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Brookings-Wharton Papers on Financial Services 2004 (2004) 193-215

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Brokers and the Insurance of Non-Verifiable Losses


Consider how the insurance industry responded to the events of September 11, 2001. It is unclear whether many of the losses at the World Trade Center were really covered under insurance policies. While many policies anticipated some level of terrorist activity and this was covered (or not excluded), most policies excluded acts of war. The events of September 11 and after seem to span terrorism and war. Indeed the U.S. president has continued to refer to the post-September 11 environment as a war situation, and the response has engaged the country in actual wars. Despite some ambiguity in whether the September 11 events were covered, leaders in the insurance industry quickly announced that they would not fight these claims. No doubt reputation and patriotism fed into this decision.

Now, compare this anecdote with the following. Several observers have noticed a recent and, supposedly, disturbing trend in insurance markets. Apparently, insurers are now more likely to dispute large claims, to offer less than 100 cents on the dollar, or to try to get away without paying. Richard and Barbara Stewart have labeled this the "loss of certainty effect," and Kenneth Abraham has talked of the "de facto big claims exclusion."1 One reason for such disputes is that large claims threaten the solvency of the insurer, and such offers may be seen to resemble workouts in which distressed noninsurance firms negotiate with creditors. But the issue here is [End Page 193] with the willingness, not the ability, to pay. These writers see the "big claims exclusion" as degradation of the insurance market because risk-averse consumers will place a lower value on such uncertain insurance. Indeed, they see a potential downward spiral of the insurance market if this practice continues.

The loss of certainty may be characterized as ex post bargaining over a settlement rather than a straightforward appeal to the policy conditions. Yet such bargaining should not be a surprise when claims are unusual and it is unclear whether they are really covered. For example, it is a matter of real dispute whether many environmental losses (for example, for cleanup of Superfund sites) are really covered and, if so, how the many policies in force over the long gestation period of such losses should contribute. Indeed, losses of this nature and duration were probably not anticipated when the policies were written, and therefore the policy wording is simply unclear.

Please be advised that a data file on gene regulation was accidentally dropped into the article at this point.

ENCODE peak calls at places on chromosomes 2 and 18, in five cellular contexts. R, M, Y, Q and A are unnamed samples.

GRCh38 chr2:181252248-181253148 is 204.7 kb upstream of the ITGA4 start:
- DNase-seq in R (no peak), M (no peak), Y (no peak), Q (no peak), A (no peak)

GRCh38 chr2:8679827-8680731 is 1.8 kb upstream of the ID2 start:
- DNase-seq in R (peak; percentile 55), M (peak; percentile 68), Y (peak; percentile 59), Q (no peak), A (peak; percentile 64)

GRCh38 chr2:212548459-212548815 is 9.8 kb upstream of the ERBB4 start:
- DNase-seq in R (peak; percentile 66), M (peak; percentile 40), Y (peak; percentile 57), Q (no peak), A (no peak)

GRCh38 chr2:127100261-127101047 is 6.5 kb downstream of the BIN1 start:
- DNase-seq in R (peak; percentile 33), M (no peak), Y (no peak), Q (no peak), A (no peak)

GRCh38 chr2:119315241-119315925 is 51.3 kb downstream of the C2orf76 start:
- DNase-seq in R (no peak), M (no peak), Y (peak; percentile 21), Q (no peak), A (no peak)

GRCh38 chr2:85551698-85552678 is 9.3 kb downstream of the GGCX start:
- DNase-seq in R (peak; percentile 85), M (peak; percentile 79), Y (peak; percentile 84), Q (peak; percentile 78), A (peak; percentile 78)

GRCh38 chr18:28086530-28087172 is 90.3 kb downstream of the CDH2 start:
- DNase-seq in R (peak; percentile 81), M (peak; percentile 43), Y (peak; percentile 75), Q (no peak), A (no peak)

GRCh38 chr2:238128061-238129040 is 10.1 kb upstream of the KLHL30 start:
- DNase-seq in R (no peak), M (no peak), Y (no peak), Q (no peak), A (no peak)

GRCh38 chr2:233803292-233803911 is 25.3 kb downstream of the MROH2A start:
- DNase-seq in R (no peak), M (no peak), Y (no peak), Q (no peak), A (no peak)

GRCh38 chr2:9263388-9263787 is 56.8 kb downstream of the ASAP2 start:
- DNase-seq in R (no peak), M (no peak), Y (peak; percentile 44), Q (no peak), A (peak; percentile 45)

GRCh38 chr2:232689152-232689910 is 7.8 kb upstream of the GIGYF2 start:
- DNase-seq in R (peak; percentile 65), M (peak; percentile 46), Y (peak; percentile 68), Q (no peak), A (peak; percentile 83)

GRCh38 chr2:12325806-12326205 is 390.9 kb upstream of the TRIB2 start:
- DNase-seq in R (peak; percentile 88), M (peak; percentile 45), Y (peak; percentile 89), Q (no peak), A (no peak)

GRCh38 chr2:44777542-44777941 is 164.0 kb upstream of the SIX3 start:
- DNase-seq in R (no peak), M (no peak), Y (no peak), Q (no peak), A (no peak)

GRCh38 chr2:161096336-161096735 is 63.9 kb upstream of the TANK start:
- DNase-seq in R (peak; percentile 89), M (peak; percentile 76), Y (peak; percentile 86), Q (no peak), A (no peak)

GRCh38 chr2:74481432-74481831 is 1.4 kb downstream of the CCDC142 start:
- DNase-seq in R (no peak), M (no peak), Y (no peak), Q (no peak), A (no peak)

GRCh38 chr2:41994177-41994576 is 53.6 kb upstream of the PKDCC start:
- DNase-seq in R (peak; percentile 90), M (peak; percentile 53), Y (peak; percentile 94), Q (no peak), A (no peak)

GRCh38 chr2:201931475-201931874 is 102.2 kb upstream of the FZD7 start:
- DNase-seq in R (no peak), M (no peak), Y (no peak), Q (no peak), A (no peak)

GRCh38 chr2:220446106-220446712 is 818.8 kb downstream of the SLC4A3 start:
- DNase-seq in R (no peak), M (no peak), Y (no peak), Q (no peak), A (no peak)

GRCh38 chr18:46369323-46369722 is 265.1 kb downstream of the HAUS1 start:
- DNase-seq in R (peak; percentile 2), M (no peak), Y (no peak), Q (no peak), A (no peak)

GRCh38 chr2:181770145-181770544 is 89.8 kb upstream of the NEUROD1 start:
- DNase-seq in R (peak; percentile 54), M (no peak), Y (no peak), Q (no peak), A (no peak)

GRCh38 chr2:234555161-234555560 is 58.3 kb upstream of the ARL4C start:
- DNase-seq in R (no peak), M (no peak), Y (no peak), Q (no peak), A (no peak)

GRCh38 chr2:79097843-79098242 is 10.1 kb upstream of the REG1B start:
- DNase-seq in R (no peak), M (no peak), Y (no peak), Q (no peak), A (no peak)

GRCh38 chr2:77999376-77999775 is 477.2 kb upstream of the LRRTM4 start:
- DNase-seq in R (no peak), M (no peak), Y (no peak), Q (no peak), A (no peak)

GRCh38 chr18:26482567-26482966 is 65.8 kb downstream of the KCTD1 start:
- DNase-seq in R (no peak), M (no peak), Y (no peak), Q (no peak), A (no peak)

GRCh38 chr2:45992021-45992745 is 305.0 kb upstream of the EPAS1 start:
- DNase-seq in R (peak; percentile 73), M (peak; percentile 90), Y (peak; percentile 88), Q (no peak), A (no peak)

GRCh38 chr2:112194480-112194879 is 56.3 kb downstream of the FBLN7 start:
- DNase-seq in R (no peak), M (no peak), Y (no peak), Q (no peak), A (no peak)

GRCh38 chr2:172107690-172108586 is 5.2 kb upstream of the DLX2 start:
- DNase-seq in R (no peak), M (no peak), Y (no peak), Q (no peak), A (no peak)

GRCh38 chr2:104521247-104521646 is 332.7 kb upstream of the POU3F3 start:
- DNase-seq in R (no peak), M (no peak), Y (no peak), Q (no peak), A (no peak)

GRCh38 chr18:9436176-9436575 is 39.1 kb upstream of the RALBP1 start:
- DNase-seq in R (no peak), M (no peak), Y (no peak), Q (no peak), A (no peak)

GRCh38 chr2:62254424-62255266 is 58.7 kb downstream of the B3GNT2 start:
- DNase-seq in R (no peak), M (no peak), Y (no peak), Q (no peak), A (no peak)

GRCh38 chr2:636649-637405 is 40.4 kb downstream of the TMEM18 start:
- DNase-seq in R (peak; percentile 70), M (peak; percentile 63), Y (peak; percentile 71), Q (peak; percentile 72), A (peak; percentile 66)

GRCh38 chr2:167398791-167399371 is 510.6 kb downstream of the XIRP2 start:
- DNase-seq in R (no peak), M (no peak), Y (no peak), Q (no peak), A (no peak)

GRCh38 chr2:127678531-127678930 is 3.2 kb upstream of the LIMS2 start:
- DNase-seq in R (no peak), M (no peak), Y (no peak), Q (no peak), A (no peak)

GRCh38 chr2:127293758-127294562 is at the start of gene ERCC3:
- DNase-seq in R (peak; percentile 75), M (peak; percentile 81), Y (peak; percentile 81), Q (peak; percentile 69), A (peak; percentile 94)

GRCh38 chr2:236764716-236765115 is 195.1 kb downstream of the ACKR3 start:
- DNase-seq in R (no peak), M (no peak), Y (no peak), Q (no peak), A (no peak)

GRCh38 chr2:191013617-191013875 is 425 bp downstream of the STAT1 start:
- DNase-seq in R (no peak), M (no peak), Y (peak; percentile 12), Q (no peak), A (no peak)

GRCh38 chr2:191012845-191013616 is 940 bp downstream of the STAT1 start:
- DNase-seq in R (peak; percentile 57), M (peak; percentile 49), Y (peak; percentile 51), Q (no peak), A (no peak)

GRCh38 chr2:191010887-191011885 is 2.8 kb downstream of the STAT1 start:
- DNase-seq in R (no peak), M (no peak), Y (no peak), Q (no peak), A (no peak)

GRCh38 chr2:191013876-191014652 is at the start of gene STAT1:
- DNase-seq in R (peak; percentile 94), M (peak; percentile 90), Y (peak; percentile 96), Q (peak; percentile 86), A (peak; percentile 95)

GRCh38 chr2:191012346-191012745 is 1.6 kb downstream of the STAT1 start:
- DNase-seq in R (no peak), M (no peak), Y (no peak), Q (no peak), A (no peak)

Incomplete contract theory provides a very different view of these trends. In a world with rapidly evolving technology and shifting sociopolitical institutions, we might expect to be exposed to new types of losses. As with more traditional losses, there may be a comparative advantage in the transfer of such risk from individuals and firms to insurers and reinsurers whose capital and portfolio structure enables them to absorb such unknown losses at lower cost. But the novelty of these losses presents a problem. If the nature of losses cannot be anticipated with any precision (or if the variety of such potential losses is wide), then it may simply be infeasible to write enforceable contracts to share risk. Can we, then, find a way of arranging the affairs of individuals and potential insurers such that there is sharing of risk, despite the absence of enforceable insurance?

Our model works as follows. Many losses can be anticipated, and enforceable insurance policies can be written against these losses. Let us call such losses verifiable. Insurers establish a relationship to cover the verifiable losses, and a contract is written. However, the parties supplement this contract by creating a "forfeit," should the relationship break down. The idea of the forfeit is that because the parties both have something to lose, this will encourage bargaining over the non-verifiable loss even though it is not formally covered in the policy. This is the familiar "holdup" problem. The nature and size of the forfeit are set in place...


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pp. 193-215
Launched on MUSE
Open Access
Archive Status
Archived 2004
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